Film Corner with Njal Heddle: Spider-Man: Far From Home

FilmFar From Boring.

After the emotional climax to an entire era of storytelling with Avengers: Endgame, it seems only right that the first film in the Marvel Cinematic Universe to follow it should be centred on what many fans know as the heart and soul of Marvel itself. Spider-Man has been through a lot since the millennium began, with three different Spideys taking their place on the silver screen, and each with their own devout followings. And indeed Spider-Man: Far From Home serves to be the best designated “Spider-Man 2” since… well, Spider-Man 2. Though it doesn’t quite reach that film’s monumental brilliance.

Following on from the events of Endgame, Peter Parker (Tom Holland) sets off with his school classmates on a well-deserved vacation. However, this is interrupted by the presence of the mysterious Elementals, and the even more mysterious ally Mysterio (Jake Gyllenhaal). But things may not be as clear cut as they appear.

Spiderman Far From Home

Spider-Man: Far From Home at once offers up some of the finest moments the wallcrawler has yet been privy to, both dramatic and comedic, and feels a worthy follow-up to Marvel’s recent box-office monster. But as a film in itself, it suffers a bit more than previous efforts.

Spider-Man: Homecoming was a breath of fresh air for both Spider-Man films and the MCU, blending high-school theatrics and terrific characterisation with genuinely emotional themes with a smattering of the super-heroic. What made it great came from Holland’s Peter Parker, and how he realistically had to deal with the issues he approached, be they crime or social. Or both. The small number of huge set-pieces let the human aspect shine through, lending a fresh taste to the hero. Far From Home, however, ups the action and feels less like a follow-up to Homecoming, and more like yet another Marvel flick, albeit one with more likeable characters this time round.

Which there’s nothing wrong with. It is, after all, following up from one of the biggest movies all time, and deals with the aftermath of the events of said movie in-story quite well. But it is decidedly rougher around the edges than may be expected.

The brilliant quieter moments featuring the film’s characters are still there (an interesting development with Jacob Batalon’s Ned and Angourie Rice’s Betty offers some great banter/Martin Starr’s clueless teacher brings some of the best zingers in the film), which is a source of great relief, for they are indeed plentiful. And the action is still impressive for what it is, but when the characterisation is this good, who needs the big set-pieces? Each action sequence in Homecoming held an emotional reason for being there, and felt earned. But in Far From Home, it feels fairly shoehorned.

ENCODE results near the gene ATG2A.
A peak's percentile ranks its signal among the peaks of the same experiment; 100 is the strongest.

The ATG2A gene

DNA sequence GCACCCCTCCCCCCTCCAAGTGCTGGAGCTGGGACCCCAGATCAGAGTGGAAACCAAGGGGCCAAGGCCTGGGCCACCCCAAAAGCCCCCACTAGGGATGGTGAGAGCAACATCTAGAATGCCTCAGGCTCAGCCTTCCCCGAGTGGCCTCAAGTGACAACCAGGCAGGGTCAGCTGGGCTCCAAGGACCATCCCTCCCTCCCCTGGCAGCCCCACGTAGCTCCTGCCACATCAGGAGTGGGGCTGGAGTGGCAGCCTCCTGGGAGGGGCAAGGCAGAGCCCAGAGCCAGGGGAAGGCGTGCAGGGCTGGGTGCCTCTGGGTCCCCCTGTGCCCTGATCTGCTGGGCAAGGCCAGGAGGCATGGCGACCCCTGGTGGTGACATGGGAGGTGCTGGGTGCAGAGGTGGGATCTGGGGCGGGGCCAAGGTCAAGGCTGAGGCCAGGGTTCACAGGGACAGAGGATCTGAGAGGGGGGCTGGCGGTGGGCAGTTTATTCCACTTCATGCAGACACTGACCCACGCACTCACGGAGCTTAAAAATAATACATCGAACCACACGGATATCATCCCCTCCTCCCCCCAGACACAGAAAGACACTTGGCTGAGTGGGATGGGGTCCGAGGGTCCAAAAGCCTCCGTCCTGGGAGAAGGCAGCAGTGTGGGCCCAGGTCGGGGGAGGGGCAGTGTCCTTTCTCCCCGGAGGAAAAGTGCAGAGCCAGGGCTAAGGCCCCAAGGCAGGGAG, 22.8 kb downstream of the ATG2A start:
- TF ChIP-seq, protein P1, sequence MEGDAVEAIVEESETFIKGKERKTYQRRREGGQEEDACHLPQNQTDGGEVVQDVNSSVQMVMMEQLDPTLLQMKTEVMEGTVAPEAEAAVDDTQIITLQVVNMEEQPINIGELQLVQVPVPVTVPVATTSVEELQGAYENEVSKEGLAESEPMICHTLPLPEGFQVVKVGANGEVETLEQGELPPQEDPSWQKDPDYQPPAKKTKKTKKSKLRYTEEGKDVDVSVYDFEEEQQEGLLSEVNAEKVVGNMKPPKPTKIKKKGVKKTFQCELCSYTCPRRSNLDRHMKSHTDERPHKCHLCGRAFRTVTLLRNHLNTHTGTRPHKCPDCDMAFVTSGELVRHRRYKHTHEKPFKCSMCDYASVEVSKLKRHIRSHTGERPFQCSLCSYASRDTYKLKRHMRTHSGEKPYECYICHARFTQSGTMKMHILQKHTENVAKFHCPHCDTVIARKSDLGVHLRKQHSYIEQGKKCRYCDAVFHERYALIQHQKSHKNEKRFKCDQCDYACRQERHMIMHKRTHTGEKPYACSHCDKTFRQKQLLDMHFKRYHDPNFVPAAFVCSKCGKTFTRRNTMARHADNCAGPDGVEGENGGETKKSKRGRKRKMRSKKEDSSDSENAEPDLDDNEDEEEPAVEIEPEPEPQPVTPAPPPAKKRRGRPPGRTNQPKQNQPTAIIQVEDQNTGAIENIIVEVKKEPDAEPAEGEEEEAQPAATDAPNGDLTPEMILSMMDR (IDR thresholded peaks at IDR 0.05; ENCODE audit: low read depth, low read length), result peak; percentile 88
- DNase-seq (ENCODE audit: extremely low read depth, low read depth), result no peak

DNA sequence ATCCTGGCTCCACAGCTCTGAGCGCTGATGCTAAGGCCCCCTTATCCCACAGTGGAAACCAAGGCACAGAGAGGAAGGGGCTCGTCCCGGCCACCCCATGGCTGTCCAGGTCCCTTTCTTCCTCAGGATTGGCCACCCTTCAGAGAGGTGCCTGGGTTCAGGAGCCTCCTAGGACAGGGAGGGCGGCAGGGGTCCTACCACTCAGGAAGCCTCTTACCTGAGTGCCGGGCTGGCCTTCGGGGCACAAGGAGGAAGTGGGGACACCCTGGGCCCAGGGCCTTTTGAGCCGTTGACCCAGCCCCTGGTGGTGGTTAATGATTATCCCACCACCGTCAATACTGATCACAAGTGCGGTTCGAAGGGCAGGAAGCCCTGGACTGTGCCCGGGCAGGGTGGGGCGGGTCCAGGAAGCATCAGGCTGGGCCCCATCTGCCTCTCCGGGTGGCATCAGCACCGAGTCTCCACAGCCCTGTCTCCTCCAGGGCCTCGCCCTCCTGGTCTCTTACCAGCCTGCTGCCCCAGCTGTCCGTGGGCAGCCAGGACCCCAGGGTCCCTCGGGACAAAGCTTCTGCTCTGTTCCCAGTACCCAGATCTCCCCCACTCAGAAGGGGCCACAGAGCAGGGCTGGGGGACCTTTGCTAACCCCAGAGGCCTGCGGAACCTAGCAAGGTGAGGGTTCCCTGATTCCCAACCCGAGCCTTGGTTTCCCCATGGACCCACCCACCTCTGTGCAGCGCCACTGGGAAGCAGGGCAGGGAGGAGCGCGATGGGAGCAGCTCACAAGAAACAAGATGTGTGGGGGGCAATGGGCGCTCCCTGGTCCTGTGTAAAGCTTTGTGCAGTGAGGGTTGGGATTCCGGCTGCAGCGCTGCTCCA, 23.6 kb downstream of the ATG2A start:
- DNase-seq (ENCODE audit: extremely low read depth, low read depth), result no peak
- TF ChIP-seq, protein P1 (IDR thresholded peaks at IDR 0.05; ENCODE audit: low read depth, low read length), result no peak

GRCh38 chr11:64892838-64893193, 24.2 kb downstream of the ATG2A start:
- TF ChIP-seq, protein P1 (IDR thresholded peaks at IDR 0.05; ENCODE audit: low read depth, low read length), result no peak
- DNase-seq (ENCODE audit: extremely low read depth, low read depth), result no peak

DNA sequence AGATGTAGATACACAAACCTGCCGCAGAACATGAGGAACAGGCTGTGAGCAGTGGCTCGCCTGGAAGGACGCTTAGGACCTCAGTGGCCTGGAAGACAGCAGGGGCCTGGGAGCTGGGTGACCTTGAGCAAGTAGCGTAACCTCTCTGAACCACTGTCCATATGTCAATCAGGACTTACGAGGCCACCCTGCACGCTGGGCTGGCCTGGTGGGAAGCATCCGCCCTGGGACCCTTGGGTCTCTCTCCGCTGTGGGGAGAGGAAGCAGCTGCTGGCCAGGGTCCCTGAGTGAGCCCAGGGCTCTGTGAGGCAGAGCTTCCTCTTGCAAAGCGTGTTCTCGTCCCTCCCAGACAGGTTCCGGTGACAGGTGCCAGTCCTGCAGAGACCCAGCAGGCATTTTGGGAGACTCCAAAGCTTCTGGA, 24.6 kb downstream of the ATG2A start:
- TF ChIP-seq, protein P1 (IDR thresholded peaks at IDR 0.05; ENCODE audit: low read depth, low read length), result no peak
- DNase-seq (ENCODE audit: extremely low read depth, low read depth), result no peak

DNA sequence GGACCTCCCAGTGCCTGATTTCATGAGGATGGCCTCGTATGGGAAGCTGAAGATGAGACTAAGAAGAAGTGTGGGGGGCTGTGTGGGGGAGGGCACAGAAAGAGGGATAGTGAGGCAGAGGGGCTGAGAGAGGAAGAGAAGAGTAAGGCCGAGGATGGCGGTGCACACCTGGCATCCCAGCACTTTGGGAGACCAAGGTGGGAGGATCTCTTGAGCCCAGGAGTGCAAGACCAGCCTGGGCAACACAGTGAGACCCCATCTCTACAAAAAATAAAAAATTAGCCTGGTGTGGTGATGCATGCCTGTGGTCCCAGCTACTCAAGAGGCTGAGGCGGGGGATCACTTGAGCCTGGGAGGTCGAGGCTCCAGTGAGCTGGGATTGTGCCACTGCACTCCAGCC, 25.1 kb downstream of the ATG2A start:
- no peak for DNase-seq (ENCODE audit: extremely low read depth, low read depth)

The story itself is an interesting one, testing Peter’s psyche to a great extent; With the world clamouring for a new Iron Man, Peter struggles with the weight of Stark’s death. His own self-confidence as Stark’s purported heir is shaken as his mistakes begin to pile up and weigh on him further. Its a lesson many of us may learn as we go on our journey; its important to make mistakes, but equally important to learn how to clean up the mess from them.

The highest point is, understandably, the cast. All brilliant. Holland continues to excel as Parker, visibly showing how shaken Peter is at his errors, and also how endearing he is when he succeeds. As Quentin Beck AKA Mysterio, Gyllenhaal brings an entertaining diversity to the role. At one point enigmatic idol, at another point poncey dickhead. And indeed, Mysterio’s introduction offers some of the film’s highlights, with the film showering us with brilliant imagery, which the kids these days may refer to as “trippy”, which just about sets it on par with 2016’s Doctor Strange. Anyone with a knowledge of the character will no doubt guess the obvious twist with the character, but, as is common in the MCU, the manner in which it is executed offers an intriguing originality as to what one may be expecting.

However, that originality doesn’t cover it all. Even if not immersed in comic-lore, any audience member will likely guess the reveal due to the overtly rushed and theatrical nature of scenes involving the character. While this may be intentional, as a result, Mysterio is robbed of any depth and feels incredibly one-note at times when he certainly shouldn’t feel so.

Spider-Man: Far From Home is the middle child of “second Spider-Man films”, sitting proudly ahead of its risible “Amazing” instalment, but not ahead of Raimi’s seminal classic of the genre. But on its own merits, Far From Home offers some wholesome thrills and entertainment, as well as some fantastic character moments guaranteed to induce the odd belly-laugh. But for all the mixed bag the film is, the absolute standout comes in its mid-credits scene. Possibly Marvel’s most daring and effective yet, it promises much from Spidey’s next adventure. And damn it if you’re not excited for it by the time it rolls by.


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